This is no secret, but it’s generally considered taboo for government officials to actually say so. People have been talking about the poverty draft for many years — about the established fact that a majority of US military recruits come from neighborhoods with below median income levels and that those neighborhoods are targeted for recruitment because impoverished communities often see military service as their only chance at upward mobility.
But the term “poverty draft” can create a bit of confusion, because when most Americans hear “poverty” they think homeless people and those who can barely afford to eat or keep a roof over their heads. In reality the US is a nation where a majority of the population would be unable to pay for a $1,000 emergency expense from their savings, and the level at which economic pressure is felt to join the military is much higher than the very poorest of the poor.
Those economic pressures are why US Army officials have explicitly said that the student loan crisis is to thank for their success in meeting recruitment goals.
So the US empire has a huge incentive to maintain a very large population of Americans who are economically uncomfortable, and this plays a significant role in the domestic policymaking decisions of that nation’s government. The US empire is held together by constant violence and the threat thereof, and its ability to apply that violence would be crippled without a steady supply of warm teenage bodies to feed into its war machine. It is therefore no exaggeration to say that the US empire would collapse without the economic pressures which coerce teens to sign up to kill and be killed over things like oil reserves and Raytheon profit margins.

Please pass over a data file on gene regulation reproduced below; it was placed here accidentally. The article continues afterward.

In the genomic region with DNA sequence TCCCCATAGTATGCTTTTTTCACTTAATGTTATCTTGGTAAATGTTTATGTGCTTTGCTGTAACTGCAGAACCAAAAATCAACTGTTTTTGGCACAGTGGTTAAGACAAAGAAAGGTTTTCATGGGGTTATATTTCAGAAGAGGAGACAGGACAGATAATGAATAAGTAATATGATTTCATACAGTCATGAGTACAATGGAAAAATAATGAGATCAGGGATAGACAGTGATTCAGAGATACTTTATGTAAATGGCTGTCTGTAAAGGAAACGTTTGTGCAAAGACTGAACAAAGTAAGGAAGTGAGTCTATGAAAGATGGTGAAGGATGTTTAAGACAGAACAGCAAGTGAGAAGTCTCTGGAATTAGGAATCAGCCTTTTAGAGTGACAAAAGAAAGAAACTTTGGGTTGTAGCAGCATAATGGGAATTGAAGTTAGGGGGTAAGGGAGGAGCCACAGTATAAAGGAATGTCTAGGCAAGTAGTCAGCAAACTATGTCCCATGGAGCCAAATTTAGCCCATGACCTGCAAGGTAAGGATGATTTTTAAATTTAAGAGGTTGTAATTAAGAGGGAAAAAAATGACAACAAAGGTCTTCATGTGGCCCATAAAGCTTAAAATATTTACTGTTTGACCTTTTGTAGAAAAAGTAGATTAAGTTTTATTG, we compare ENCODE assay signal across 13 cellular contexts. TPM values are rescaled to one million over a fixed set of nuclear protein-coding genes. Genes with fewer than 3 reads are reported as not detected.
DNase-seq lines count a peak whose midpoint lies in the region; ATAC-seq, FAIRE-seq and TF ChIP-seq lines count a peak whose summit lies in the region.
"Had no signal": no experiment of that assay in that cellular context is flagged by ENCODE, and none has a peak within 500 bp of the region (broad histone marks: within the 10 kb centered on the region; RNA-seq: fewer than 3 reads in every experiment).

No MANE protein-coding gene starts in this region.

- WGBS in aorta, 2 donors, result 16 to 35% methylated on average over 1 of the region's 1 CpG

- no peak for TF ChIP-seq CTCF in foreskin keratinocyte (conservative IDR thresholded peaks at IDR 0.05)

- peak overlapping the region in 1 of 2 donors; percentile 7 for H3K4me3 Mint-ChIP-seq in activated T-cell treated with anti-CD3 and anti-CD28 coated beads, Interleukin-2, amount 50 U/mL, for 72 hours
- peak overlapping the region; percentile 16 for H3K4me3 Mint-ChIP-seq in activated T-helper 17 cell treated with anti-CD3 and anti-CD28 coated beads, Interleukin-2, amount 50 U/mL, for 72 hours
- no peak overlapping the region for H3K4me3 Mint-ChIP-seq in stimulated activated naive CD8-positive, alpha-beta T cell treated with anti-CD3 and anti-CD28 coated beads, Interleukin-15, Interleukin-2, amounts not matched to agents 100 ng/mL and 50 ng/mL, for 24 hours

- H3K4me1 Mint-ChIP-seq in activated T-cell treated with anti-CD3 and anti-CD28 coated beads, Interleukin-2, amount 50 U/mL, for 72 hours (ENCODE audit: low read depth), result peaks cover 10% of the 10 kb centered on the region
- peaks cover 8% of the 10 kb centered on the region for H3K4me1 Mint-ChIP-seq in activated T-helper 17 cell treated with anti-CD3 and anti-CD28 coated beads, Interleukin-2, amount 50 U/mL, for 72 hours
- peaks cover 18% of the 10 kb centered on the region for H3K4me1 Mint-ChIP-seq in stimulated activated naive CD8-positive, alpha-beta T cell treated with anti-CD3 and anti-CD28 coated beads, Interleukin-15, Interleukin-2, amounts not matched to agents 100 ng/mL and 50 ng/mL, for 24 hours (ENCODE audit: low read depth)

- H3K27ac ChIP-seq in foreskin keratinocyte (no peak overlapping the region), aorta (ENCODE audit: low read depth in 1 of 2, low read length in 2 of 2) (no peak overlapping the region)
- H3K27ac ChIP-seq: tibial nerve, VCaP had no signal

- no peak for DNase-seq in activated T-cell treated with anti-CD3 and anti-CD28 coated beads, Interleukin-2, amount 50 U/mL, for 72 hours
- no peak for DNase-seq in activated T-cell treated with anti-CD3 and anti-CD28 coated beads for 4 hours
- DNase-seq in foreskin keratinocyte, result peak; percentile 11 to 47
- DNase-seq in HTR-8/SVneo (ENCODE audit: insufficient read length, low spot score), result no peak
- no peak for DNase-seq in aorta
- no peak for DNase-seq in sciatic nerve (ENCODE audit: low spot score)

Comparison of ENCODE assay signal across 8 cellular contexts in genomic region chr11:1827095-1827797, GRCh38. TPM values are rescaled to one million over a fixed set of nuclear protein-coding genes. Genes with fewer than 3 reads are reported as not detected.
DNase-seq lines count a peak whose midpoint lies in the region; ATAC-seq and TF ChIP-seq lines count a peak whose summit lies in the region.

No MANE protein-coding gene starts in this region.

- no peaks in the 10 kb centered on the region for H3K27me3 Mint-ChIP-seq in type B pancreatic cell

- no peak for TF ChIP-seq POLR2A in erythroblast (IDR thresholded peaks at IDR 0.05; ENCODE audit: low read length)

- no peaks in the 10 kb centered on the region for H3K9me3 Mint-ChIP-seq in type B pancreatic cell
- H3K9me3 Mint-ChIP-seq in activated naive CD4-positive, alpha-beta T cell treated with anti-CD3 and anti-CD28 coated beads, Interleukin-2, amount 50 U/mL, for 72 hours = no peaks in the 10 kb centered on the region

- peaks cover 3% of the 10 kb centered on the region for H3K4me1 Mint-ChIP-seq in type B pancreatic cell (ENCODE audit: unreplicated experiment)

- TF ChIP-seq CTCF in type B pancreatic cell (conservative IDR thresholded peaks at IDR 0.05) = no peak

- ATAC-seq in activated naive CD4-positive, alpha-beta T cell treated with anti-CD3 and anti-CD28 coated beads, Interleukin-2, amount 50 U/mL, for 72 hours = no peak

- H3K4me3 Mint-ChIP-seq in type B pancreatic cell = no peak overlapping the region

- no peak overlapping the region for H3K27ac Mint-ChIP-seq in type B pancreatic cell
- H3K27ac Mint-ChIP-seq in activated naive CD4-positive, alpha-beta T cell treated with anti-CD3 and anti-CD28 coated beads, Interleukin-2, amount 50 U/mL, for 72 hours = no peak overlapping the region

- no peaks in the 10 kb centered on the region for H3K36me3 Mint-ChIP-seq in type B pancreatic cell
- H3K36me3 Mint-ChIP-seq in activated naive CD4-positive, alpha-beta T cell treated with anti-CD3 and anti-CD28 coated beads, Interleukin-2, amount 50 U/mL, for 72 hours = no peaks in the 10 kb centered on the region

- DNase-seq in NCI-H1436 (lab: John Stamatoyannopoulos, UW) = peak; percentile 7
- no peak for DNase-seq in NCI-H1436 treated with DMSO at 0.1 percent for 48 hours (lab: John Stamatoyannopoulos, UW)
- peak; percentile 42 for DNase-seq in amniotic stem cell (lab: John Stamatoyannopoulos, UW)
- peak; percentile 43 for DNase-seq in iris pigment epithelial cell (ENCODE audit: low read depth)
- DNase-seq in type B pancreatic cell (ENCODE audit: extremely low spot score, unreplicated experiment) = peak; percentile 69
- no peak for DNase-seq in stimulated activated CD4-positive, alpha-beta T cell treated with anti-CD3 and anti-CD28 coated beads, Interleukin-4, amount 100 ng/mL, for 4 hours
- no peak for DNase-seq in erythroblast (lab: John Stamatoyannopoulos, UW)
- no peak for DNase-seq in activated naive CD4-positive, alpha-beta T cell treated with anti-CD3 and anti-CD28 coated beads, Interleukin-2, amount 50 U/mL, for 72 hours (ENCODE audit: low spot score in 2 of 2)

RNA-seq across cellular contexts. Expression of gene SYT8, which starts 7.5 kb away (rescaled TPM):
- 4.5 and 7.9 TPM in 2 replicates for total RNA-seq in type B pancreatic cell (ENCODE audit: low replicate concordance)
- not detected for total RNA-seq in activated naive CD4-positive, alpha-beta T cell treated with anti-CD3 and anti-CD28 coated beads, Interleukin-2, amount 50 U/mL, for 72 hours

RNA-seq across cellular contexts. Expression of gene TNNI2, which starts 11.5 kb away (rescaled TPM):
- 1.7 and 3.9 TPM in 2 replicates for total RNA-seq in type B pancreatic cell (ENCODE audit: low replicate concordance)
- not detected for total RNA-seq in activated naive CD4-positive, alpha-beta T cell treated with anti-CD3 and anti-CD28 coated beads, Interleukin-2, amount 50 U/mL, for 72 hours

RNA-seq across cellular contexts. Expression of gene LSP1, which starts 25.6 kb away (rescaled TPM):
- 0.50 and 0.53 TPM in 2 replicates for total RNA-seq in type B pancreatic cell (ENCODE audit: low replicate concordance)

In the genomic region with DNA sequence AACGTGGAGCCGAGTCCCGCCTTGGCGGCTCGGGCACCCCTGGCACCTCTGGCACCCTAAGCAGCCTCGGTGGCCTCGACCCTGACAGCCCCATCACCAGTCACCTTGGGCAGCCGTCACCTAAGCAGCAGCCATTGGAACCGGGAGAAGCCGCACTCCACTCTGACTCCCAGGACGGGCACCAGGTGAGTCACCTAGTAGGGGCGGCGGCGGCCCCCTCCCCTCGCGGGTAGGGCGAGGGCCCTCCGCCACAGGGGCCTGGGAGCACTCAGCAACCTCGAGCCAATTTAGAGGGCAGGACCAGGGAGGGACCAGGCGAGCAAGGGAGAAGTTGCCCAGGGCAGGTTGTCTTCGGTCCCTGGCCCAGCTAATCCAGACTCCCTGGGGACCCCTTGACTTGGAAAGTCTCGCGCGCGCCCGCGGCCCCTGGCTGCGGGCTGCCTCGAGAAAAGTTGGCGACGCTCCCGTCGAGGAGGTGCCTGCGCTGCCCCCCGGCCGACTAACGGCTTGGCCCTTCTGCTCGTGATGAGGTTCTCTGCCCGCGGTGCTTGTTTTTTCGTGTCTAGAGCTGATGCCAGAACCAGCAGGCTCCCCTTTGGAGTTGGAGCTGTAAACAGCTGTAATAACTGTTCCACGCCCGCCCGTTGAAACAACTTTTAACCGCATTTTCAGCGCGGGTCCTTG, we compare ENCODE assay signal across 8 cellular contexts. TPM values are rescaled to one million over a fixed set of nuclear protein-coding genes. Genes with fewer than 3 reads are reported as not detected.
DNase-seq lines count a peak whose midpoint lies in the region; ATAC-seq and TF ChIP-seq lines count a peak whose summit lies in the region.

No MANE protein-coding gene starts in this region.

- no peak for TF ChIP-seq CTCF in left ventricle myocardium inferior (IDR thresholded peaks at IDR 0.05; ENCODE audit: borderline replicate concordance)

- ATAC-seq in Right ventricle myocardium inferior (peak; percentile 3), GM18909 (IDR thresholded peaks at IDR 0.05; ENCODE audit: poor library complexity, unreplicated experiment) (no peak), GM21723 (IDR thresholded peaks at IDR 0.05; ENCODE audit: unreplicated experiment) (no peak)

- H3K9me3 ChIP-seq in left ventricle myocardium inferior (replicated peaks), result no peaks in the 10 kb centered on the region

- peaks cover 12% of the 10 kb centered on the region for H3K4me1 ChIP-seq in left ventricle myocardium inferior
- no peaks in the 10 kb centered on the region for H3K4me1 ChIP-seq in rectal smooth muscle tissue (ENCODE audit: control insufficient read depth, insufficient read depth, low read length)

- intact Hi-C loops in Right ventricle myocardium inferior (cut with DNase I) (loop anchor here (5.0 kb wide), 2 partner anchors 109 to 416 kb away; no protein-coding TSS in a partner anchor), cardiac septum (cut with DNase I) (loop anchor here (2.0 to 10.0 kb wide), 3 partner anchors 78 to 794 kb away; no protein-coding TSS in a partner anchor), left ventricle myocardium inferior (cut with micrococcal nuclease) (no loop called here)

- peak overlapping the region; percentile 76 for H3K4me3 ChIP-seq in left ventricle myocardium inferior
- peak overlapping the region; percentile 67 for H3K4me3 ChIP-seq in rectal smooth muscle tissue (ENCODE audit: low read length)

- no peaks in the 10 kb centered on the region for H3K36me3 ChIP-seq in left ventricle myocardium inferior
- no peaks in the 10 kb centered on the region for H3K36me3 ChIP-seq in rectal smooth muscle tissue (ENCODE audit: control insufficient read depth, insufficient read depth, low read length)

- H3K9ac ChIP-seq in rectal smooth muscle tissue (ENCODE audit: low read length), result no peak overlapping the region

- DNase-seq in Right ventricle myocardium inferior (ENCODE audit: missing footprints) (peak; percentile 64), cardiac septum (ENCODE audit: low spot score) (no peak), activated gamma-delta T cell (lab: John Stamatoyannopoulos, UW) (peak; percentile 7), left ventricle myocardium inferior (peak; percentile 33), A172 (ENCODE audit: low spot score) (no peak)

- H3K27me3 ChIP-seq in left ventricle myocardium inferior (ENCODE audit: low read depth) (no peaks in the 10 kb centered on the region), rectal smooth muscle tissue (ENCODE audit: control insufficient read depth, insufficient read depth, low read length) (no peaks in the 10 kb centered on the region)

It’s one of those things that looks more ghoulish the more you think about it. In the wealthiest nation in the world, economic justice is actively suppressed in part to ensure that young Americans will feel financially squeezed into killing foreigners who are far more impoverished than they are. They are keeping people poor so that they will commit mass murder. It’s actually hard to think of anything more depraved than that.
But such is the nature of the capitalist empire. You’re either a useful gear-turner of the machine or you are liquidated and turned into fuel for its engine. If you’re not a successful capitalist you can be used to defend the empire with pricey weaponry. If you’re not helping the empire you can be used to drive up profits for the military-industrial complex as a target for war machinery whose costly munitions will need to be replaced. If you’re not a good gear-turner you can be sent to become a prison slave or incarcerated in a private for-profit prison. There’s a use for everyone in the empire.
The globe-spanning power structure that is centralized around the United States is the most evil, soulless and destructive force on this planet. The young people who are duped, manipulated and financially coerced into joining its war machine come back horrifically traumatized by the experiences they have in the situations they are placed in. Something better is needed. This cannot continue.